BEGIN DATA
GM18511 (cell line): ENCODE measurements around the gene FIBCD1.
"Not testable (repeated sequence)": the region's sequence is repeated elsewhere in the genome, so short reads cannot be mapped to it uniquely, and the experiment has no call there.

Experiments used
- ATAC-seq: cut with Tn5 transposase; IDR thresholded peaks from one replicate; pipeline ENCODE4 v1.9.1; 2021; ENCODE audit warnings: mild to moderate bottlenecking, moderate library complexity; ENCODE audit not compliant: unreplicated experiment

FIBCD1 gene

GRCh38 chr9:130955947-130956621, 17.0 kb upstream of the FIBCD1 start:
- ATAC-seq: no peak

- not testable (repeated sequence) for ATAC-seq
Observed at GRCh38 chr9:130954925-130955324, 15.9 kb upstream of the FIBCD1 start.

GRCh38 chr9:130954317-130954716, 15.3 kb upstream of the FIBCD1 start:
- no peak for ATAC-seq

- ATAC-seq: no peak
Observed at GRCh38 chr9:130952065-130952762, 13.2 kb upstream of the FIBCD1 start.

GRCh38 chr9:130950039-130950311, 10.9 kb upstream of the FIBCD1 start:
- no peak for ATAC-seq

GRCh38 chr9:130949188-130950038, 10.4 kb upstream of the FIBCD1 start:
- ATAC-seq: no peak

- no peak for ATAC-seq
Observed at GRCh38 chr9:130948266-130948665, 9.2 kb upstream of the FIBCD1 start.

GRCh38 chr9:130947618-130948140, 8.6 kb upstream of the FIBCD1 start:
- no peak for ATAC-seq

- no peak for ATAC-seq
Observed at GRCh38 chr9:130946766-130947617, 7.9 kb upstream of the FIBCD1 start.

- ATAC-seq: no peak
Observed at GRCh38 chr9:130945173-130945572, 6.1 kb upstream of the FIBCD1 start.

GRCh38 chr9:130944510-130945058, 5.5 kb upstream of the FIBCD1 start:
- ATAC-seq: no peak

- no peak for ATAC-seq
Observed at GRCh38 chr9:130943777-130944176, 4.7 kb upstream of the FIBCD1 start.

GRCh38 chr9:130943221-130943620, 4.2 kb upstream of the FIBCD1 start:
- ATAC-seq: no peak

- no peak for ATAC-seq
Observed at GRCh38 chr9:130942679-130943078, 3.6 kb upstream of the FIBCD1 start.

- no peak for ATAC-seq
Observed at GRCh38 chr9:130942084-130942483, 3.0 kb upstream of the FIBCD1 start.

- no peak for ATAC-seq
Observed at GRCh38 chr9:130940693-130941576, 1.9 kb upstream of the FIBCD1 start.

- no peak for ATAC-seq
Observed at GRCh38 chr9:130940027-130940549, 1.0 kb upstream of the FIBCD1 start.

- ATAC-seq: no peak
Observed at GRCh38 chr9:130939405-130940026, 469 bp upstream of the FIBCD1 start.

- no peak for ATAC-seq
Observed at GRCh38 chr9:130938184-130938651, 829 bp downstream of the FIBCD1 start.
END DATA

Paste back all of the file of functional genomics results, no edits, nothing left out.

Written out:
GM18511 (cell line): ENCODE measurements around the gene FIBCD1.
"Not testable (repeated sequence)": the region's sequence is repeated elsewhere in the genome, so short reads cannot be mapped to it uniquely, and the experiment has no call there.

Experiments used
- ATAC-seq: cut with Tn5 transposase; IDR thresholded peaks from one replicate; pipeline ENCODE4 v1.9.1; 2021; ENCODE audit warnings: mild to moderate bottlenecking, moderate library complexity; ENCODE audit not compliant: unreplicated experiment

FIBCD1 gene

GRCh38 chr9:130955947-130956621, 17.0 kb upstream of the FIBCD1 start:
- ATAC-seq: no peak

- not testable (repeated sequence) for ATAC-seq
Observed at GRCh38 chr9:130954925-130955324, 15.9 kb upstream of the FIBCD1 start.

GRCh38 chr9:130954317-130954716, 15.3 kb upstream of the FIBCD1 start:
- no peak for ATAC-seq

- ATAC-seq: no peak
Observed at GRCh38 chr9:130952065-130952762, 13.2 kb upstream of the FIBCD1 start.

GRCh38 chr9:130950039-130950311, 10.9 kb upstream of the FIBCD1 start:
- no peak for ATAC-seq

GRCh38 chr9:130949188-130950038, 10.4 kb upstream of the FIBCD1 start:
- ATAC-seq: no peak

- no peak for ATAC-seq
Observed at GRCh38 chr9:130948266-130948665, 9.2 kb upstream of the FIBCD1 start.

GRCh38 chr9:130947618-130948140, 8.6 kb upstream of the FIBCD1 start:
- no peak for ATAC-seq

- no peak for ATAC-seq
Observed at GRCh38 chr9:130946766-130947617, 7.9 kb upstream of the FIBCD1 start.

- ATAC-seq: no peak
Observed at GRCh38 chr9:130945173-130945572, 6.1 kb upstream of the FIBCD1 start.

GRCh38 chr9:130944510-130945058, 5.5 kb upstream of the FIBCD1 start:
- ATAC-seq: no peak

- no peak for ATAC-seq
Observed at GRCh38 chr9:130943777-130944176, 4.7 kb upstream of the FIBCD1 start.

GRCh38 chr9:130943221-130943620, 4.2 kb upstream of the FIBCD1 start:
- ATAC-seq: no peak

- no peak for ATAC-seq
Observed at GRCh38 chr9:130942679-130943078, 3.6 kb upstream of the FIBCD1 start.

- no peak for ATAC-seq
Observed at GRCh38 chr9:130942084-130942483, 3.0 kb upstream of the FIBCD1 start.

- no peak for ATAC-seq
Observed at GRCh38 chr9:130940693-130941576, 1.9 kb upstream of the FIBCD1 start.

- no peak for ATAC-seq
Observed at GRCh38 chr9:130940027-130940549, 1.0 kb upstream of the FIBCD1 start.

- ATAC-seq: no peak
Observed at GRCh38 chr9:130939405-130940026, 469 bp upstream of the FIBCD1 start.

- no peak for ATAC-seq
Observed at GRCh38 chr9:130938184-130938651, 829 bp downstream of the FIBCD1 start.